All living things die. This grand old burr oak was at the end of it's time. The wind didn't help it, but it was time for it to go. As you can see, for this one, it is time to go into the furnace!

Logging is my winter fun. I just love to go into the woods and find dead trees to cut up into firewood for my cozy heat. I use an outdoor wood burning boiler, you may recall. But logging can be dangerous - really dangerous. This log is what we call a 'leaner' or more accurately, a 'widow maker.' That log is heavy, probably a ton or more, and you never know when and where it will break and fall. That! my friends is part of the fun of it all!! What is life without a little danger from time to time?

Once I've got 'em down, the Ranger and I pull the logs to a better place. It is pretty amazing to me how much a little dune buggy with an overpowered attitude can pull. These things are tough and strong. 

This area is what Joyce always called 'Picnic Point.'  The logs are ready to be linked up into sections and then split and made ready to dry and burn.

How do you split all that wood? Well, with equipment of course! No mauls and huffing and puffing for me if I can help it. A guy needs machines. Plus, now I'm an old guy with a bum back, so I need even more equipment! This jib crane is a new addition to the splitter for this season. It does the heavy lifting. A little electric winch reels in the cable, and that yellow gizmo is a skidding tong. It has sharp points that grab the logs and pinch in tight and hold the log for lifting up onto the splitter bed.. 

A little while later, and 'Bob's your uncle.' Henry Ford and the Hauler are ready to take a load to the boiler. Simple pleasures, but I love it. It makes you feel alive to actually do some physical work, and how can you not enjoy using a natural, renewable resource when you have it available.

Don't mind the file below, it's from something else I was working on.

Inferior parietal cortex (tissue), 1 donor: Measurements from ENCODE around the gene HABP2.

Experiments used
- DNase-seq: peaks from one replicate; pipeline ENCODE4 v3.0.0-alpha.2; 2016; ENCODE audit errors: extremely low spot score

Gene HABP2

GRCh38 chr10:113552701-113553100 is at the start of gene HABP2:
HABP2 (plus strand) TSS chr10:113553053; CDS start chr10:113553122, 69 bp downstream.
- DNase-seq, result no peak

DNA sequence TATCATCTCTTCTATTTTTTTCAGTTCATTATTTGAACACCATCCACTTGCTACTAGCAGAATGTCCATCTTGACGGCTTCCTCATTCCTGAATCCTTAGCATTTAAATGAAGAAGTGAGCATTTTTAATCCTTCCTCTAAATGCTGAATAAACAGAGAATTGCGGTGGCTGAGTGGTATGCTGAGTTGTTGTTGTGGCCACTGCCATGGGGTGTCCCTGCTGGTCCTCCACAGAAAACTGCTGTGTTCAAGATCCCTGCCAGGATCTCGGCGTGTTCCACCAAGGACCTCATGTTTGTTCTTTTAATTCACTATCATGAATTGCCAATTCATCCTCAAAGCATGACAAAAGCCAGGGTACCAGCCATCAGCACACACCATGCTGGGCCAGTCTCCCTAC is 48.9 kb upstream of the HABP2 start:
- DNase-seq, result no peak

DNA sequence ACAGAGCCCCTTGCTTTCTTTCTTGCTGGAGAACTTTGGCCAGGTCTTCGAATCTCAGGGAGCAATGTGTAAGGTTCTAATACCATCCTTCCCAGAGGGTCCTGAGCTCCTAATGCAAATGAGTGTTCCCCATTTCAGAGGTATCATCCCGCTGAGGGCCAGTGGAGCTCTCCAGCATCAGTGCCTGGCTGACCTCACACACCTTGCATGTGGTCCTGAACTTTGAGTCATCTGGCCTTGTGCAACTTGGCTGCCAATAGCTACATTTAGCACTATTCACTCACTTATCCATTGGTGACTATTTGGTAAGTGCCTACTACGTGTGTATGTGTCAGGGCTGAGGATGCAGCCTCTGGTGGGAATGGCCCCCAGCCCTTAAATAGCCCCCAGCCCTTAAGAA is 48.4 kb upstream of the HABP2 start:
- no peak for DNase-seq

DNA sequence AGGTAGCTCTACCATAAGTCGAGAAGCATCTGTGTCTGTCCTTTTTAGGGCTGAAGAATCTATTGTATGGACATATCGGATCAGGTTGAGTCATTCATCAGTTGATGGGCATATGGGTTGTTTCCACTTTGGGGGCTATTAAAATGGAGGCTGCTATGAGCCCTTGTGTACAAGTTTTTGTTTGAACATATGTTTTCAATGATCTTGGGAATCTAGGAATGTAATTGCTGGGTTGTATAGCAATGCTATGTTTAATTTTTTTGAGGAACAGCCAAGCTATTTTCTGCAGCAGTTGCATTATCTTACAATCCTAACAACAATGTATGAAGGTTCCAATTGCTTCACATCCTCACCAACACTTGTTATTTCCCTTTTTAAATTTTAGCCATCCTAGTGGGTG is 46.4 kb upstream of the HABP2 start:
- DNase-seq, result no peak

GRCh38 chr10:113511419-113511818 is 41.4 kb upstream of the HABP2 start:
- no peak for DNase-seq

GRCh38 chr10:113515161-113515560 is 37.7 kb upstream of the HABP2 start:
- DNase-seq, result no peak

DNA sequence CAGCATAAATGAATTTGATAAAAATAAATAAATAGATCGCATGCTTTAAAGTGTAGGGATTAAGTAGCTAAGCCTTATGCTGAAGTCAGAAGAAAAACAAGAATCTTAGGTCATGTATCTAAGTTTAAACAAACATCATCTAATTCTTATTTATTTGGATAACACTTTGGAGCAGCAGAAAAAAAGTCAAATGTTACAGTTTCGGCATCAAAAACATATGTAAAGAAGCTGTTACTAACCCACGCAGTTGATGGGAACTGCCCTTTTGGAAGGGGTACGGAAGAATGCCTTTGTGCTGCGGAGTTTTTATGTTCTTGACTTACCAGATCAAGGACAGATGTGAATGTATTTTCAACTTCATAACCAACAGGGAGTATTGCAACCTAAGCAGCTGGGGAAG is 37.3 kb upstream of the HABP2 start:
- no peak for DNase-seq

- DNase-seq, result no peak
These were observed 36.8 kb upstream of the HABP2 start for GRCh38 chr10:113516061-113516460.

So, I'm sorry it has been so long between these last posts. Here is the January calendar picture. It looks a lot like the December one. That's what winter is: same thing over and over. A time to rest and recharge. A time to do some reading and planning for the busy garden season to come - and to come pretty quickly too! It will be time to start seeds in a few weeks.

Meanwhile, life ain't all bad. I have been trying my hand at sausage making. Charcuterie is the $50 word for it. But really it is just smoking meat. My Grandma Chlorus was quite the cook, and I'm trying to follow some of her recipes. This is smoked Canadian Bacon. It (was) delicious. I have a new batch in the brine as we speak. Honey/Maple cure of my own (and Grandma's) making. Per her habit, I'm using good old fashioned Iowa corn cobs for the smoking. Can't beat it!

The chickens are an issue. The Two Henriettas are doing fine. Both have molted and the silver one has actually laid a few eggs lately. The black one is still out on strike. But the roosters! They are just beautiful, but they are roosters.... If you have never experienced the fun of male chickens, let me tell you - they ain't pets! They become mean and nasty. They are prone to sneak attacks and just general bad attitudes. I need help re-naming them. I had originally thought about calling them 'Leno' and 'Linus.'